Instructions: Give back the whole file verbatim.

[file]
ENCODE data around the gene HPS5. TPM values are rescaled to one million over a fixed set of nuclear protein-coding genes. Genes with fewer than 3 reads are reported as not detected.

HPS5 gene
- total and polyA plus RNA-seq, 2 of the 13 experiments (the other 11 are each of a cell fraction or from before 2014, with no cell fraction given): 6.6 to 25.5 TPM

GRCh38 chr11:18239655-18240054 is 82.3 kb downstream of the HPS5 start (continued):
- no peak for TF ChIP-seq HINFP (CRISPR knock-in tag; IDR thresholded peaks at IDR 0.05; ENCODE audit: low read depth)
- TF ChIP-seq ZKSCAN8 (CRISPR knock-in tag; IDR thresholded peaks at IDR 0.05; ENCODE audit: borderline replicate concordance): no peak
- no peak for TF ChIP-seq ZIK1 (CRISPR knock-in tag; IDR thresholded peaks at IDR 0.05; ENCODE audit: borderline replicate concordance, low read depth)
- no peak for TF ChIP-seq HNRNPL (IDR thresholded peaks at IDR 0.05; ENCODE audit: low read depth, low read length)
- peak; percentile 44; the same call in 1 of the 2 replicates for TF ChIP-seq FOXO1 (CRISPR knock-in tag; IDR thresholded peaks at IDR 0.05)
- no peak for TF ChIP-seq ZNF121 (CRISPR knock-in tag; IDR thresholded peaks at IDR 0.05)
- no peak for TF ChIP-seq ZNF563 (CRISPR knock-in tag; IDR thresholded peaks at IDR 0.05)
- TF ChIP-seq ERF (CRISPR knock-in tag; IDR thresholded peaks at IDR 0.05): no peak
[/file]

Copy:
ENCODE data around the gene HPS5. TPM values are rescaled to one million over a fixed set of nuclear protein-coding genes. Genes with fewer than 3 reads are reported as not detected.

HPS5 gene
- total and polyA plus RNA-seq, 2 of the 13 experiments (the other 11 are each of a cell fraction or from before 2014, with no cell fraction given): 6.6 to 25.5 TPM

GRCh38 chr11:18239655-18240054 is 82.3 kb downstream of the HPS5 start (continued):
- no peak for TF ChIP-seq HINFP (CRISPR knock-in tag; IDR thresholded peaks at IDR 0.05; ENCODE audit: low read depth)
- TF ChIP-seq ZKSCAN8 (CRISPR knock-in tag; IDR thresholded peaks at IDR 0.05; ENCODE audit: borderline replicate concordance): no peak
- no peak for TF ChIP-seq ZIK1 (CRISPR knock-in tag; IDR thresholded peaks at IDR 0.05; ENCODE audit: borderline replicate concordance, low read depth)
- no peak for TF ChIP-seq HNRNPL (IDR thresholded peaks at IDR 0.05; ENCODE audit: low read depth, low read length)
- peak; percentile 44; the same call in 1 of the 2 replicates for TF ChIP-seq FOXO1 (CRISPR knock-in tag; IDR thresholded peaks at IDR 0.05)
- no peak for TF ChIP-seq ZNF121 (CRISPR knock-in tag; IDR thresholded peaks at IDR 0.05)
- no peak for TF ChIP-seq ZNF563 (CRISPR knock-in tag; IDR thresholded peaks at IDR 0.05)
- TF ChIP-seq ERF (CRISPR knock-in tag; IDR thresholded peaks at IDR 0.05): no peak